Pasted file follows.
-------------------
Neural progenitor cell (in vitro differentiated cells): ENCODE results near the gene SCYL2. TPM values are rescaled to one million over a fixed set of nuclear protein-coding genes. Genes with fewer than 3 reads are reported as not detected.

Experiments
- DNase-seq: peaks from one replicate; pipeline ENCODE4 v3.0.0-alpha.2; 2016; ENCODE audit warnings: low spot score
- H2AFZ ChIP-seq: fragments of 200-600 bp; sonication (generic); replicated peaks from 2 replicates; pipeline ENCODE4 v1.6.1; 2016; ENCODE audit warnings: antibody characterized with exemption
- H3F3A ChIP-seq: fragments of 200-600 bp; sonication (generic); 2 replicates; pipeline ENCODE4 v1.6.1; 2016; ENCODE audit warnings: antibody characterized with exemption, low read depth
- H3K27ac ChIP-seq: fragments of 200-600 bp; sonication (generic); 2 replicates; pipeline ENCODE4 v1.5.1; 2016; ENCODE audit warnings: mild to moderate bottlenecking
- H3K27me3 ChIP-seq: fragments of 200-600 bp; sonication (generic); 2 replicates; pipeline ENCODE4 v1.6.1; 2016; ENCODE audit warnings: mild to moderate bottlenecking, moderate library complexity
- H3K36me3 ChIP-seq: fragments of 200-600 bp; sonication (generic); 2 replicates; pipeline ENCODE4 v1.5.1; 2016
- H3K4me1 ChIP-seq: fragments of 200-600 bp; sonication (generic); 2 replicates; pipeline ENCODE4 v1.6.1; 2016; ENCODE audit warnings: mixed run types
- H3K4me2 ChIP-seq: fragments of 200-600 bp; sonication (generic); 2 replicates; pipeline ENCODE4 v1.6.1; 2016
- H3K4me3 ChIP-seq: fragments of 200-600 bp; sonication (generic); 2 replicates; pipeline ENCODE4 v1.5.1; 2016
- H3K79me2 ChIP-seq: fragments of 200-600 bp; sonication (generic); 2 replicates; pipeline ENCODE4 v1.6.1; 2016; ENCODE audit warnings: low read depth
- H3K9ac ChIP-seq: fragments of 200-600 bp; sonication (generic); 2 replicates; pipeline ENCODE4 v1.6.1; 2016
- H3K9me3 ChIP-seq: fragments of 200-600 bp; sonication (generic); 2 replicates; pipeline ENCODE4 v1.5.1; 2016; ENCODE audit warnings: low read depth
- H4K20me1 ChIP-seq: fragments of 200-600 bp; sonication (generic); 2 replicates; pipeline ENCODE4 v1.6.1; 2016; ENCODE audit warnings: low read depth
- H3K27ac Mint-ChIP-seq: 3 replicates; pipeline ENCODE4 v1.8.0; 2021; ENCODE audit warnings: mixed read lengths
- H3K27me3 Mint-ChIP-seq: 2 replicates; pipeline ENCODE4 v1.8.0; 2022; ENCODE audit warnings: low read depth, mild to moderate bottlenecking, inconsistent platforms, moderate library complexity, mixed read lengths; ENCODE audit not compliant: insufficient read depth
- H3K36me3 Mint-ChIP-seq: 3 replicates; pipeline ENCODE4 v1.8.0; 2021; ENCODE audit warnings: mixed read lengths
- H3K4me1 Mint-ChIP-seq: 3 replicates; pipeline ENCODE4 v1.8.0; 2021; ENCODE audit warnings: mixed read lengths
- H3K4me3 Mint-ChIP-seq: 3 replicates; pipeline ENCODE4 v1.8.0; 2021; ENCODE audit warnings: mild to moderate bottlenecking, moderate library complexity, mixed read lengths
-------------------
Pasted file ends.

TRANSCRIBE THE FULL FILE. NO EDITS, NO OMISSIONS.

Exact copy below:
Neural progenitor cell (in vitro differentiated cells): ENCODE results near the gene SCYL2. TPM values are rescaled to one million over a fixed set of nuclear protein-coding genes. Genes with fewer than 3 reads are reported as not detected.

Experiments
- DNase-seq: peaks from one replicate; pipeline ENCODE4 v3.0.0-alpha.2; 2016; ENCODE audit warnings: low spot score
- H2AFZ ChIP-seq: fragments of 200-600 bp; sonication (generic); replicated peaks from 2 replicates; pipeline ENCODE4 v1.6.1; 2016; ENCODE audit warnings: antibody characterized with exemption
- H3F3A ChIP-seq: fragments of 200-600 bp; sonication (generic); 2 replicates; pipeline ENCODE4 v1.6.1; 2016; ENCODE audit warnings: antibody characterized with exemption, low read depth
- H3K27ac ChIP-seq: fragments of 200-600 bp; sonication (generic); 2 replicates; pipeline ENCODE4 v1.5.1; 2016; ENCODE audit warnings: mild to moderate bottlenecking
- H3K27me3 ChIP-seq: fragments of 200-600 bp; sonication (generic); 2 replicates; pipeline ENCODE4 v1.6.1; 2016; ENCODE audit warnings: mild to moderate bottlenecking, moderate library complexity
- H3K36me3 ChIP-seq: fragments of 200-600 bp; sonication (generic); 2 replicates; pipeline ENCODE4 v1.5.1; 2016
- H3K4me1 ChIP-seq: fragments of 200-600 bp; sonication (generic); 2 replicates; pipeline ENCODE4 v1.6.1; 2016; ENCODE audit warnings: mixed run types
- H3K4me2 ChIP-seq: fragments of 200-600 bp; sonication (generic); 2 replicates; pipeline ENCODE4 v1.6.1; 2016
- H3K4me3 ChIP-seq: fragments of 200-600 bp; sonication (generic); 2 replicates; pipeline ENCODE4 v1.5.1; 2016
- H3K79me2 ChIP-seq: fragments of 200-600 bp; sonication (generic); 2 replicates; pipeline ENCODE4 v1.6.1; 2016; ENCODE audit warnings: low read depth
- H3K9ac ChIP-seq: fragments of 200-600 bp; sonication (generic); 2 replicates; pipeline ENCODE4 v1.6.1; 2016
- H3K9me3 ChIP-seq: fragments of 200-600 bp; sonication (generic); 2 replicates; pipeline ENCODE4 v1.5.1; 2016; ENCODE audit warnings: low read depth
- H4K20me1 ChIP-seq: fragments of 200-600 bp; sonication (generic); 2 replicates; pipeline ENCODE4 v1.6.1; 2016; ENCODE audit warnings: low read depth
- H3K27ac Mint-ChIP-seq: 3 replicates; pipeline ENCODE4 v1.8.0; 2021; ENCODE audit warnings: mixed read lengths
- H3K27me3 Mint-ChIP-seq: 2 replicates; pipeline ENCODE4 v1.8.0; 2022; ENCODE audit warnings: low read depth, mild to moderate bottlenecking, inconsistent platforms, moderate library complexity, mixed read lengths; ENCODE audit not compliant: insufficient read depth
- H3K36me3 Mint-ChIP-seq: 3 replicates; pipeline ENCODE4 v1.8.0; 2021; ENCODE audit warnings: mixed read lengths
- H3K4me1 Mint-ChIP-seq: 3 replicates; pipeline ENCODE4 v1.8.0; 2021; ENCODE audit warnings: mixed read lengths
- H3K4me3 Mint-ChIP-seq: 3 replicates; pipeline ENCODE4 v1.8.0; 2021; ENCODE audit warnings: mild to moderate bottlenecking, moderate library complexity, mixed read lengths